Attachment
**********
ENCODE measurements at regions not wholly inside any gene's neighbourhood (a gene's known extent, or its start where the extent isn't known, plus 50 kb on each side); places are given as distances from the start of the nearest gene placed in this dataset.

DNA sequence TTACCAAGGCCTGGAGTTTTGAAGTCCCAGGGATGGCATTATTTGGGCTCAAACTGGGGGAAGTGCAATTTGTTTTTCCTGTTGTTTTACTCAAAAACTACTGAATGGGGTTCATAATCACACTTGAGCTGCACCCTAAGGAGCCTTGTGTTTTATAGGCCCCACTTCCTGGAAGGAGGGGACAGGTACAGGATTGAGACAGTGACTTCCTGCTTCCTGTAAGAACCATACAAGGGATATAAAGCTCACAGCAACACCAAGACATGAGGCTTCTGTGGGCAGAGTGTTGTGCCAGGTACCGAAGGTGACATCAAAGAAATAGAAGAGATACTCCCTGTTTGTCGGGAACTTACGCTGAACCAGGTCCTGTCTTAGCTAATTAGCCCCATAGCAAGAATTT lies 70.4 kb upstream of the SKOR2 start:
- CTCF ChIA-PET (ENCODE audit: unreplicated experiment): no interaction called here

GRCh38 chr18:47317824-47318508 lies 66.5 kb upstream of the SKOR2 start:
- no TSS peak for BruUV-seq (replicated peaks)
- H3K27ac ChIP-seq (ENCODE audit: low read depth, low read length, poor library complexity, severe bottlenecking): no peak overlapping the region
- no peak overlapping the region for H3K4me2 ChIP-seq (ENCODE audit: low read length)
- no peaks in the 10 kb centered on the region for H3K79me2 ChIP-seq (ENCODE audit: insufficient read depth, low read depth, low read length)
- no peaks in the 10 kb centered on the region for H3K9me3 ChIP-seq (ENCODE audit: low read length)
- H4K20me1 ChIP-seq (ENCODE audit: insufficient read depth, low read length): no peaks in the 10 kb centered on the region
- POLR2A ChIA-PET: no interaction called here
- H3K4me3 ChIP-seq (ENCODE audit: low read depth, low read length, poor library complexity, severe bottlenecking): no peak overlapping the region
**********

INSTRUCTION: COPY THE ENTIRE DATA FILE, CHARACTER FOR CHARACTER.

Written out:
ENCODE measurements at regions not wholly inside any gene's neighbourhood (a gene's known extent, or its start where the extent isn't known, plus 50 kb on each side); places are given as distances from the start of the nearest gene placed in this dataset.

DNA sequence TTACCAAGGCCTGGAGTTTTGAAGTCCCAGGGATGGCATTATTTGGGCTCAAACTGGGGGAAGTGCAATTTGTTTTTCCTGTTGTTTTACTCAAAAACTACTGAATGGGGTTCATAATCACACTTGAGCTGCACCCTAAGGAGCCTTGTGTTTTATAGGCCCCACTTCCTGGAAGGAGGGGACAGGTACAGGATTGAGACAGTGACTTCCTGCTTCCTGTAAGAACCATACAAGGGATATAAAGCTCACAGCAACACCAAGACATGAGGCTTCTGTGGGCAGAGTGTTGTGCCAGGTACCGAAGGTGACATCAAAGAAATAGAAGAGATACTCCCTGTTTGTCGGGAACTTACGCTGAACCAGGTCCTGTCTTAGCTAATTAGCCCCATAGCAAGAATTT lies 70.4 kb upstream of the SKOR2 start:
- CTCF ChIA-PET (ENCODE audit: unreplicated experiment): no interaction called here

GRCh38 chr18:47317824-47318508 lies 66.5 kb upstream of the SKOR2 start:
- no TSS peak for BruUV-seq (replicated peaks)
- H3K27ac ChIP-seq (ENCODE audit: low read depth, low read length, poor library complexity, severe bottlenecking): no peak overlapping the region
- no peak overlapping the region for H3K4me2 ChIP-seq (ENCODE audit: low read length)
- no peaks in the 10 kb centered on the region for H3K79me2 ChIP-seq (ENCODE audit: insufficient read depth, low read depth, low read length)
- no peaks in the 10 kb centered on the region for H3K9me3 ChIP-seq (ENCODE audit: low read length)
- H4K20me1 ChIP-seq (ENCODE audit: insufficient read depth, low read length): no peaks in the 10 kb centered on the region
- POLR2A ChIA-PET: no interaction called here
- H3K4me3 ChIP-seq (ENCODE audit: low read depth, low read length, poor library complexity, severe bottlenecking): no peak overlapping the region